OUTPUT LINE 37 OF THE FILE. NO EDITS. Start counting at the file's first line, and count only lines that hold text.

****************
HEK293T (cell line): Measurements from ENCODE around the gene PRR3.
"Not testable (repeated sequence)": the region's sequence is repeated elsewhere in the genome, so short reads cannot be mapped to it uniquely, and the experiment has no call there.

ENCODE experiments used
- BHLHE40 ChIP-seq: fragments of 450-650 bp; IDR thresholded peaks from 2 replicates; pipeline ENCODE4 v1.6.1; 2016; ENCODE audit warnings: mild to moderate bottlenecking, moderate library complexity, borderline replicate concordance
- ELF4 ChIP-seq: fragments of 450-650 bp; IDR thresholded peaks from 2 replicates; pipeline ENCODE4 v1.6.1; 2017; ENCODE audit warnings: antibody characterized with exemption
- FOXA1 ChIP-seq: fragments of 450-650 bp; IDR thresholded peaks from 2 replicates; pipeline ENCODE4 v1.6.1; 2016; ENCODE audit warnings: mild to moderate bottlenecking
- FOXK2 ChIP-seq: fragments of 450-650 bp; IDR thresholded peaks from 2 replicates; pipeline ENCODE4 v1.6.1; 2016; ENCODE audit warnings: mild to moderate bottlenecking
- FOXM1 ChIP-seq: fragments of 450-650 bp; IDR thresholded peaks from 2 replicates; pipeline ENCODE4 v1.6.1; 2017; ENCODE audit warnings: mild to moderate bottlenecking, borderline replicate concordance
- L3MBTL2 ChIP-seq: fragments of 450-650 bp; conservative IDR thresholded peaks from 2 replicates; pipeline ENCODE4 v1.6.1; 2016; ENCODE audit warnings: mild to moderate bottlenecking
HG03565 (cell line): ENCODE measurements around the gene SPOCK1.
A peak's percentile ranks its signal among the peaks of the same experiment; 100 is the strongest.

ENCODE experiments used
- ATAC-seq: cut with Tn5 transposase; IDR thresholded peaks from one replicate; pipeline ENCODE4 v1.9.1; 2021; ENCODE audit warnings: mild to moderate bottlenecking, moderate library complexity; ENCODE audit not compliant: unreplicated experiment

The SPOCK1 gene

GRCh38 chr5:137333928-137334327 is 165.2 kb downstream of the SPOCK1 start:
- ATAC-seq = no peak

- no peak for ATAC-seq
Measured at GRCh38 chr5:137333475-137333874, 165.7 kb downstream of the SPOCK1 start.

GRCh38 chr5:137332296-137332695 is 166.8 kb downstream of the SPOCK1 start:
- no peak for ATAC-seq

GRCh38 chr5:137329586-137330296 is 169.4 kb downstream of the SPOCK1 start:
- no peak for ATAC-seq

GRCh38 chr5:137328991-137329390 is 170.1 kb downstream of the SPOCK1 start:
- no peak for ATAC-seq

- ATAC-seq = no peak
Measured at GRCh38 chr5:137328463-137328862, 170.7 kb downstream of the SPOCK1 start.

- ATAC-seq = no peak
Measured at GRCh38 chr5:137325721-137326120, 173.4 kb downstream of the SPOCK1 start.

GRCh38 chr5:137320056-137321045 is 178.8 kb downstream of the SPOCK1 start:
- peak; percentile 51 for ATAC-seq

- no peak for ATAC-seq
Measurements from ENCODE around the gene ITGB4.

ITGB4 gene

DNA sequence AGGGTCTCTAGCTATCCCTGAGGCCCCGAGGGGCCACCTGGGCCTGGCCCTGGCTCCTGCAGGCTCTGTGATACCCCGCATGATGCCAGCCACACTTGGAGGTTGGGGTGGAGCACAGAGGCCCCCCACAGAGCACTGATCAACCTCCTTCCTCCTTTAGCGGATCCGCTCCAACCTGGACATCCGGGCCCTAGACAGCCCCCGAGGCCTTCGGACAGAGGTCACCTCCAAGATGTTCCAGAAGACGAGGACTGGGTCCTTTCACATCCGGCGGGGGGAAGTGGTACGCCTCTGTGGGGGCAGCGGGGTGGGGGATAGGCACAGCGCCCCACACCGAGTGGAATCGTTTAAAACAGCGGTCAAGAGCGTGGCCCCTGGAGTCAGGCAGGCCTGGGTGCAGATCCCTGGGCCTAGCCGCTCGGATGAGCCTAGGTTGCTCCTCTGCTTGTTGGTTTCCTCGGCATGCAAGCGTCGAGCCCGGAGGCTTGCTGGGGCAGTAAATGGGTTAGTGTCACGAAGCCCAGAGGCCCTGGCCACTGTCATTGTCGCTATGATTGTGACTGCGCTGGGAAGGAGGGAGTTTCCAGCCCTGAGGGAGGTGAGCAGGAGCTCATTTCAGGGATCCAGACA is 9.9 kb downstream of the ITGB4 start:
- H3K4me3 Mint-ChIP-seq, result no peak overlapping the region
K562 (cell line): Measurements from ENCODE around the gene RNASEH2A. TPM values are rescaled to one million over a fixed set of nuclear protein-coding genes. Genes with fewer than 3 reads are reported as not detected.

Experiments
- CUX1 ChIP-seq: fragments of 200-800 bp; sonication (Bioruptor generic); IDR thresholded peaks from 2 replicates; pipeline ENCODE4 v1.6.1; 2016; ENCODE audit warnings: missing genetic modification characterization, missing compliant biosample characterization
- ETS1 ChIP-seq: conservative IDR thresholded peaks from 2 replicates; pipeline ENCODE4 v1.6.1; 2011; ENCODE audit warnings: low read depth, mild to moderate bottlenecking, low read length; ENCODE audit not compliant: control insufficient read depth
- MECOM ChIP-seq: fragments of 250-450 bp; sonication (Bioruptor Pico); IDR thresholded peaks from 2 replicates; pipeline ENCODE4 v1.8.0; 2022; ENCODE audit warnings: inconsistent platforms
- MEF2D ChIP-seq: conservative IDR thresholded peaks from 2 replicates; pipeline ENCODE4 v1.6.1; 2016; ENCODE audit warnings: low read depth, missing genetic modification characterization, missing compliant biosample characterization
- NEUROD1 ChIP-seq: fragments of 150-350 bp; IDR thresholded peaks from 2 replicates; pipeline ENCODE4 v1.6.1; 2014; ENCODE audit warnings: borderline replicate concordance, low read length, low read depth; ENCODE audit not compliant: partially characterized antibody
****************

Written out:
Experiments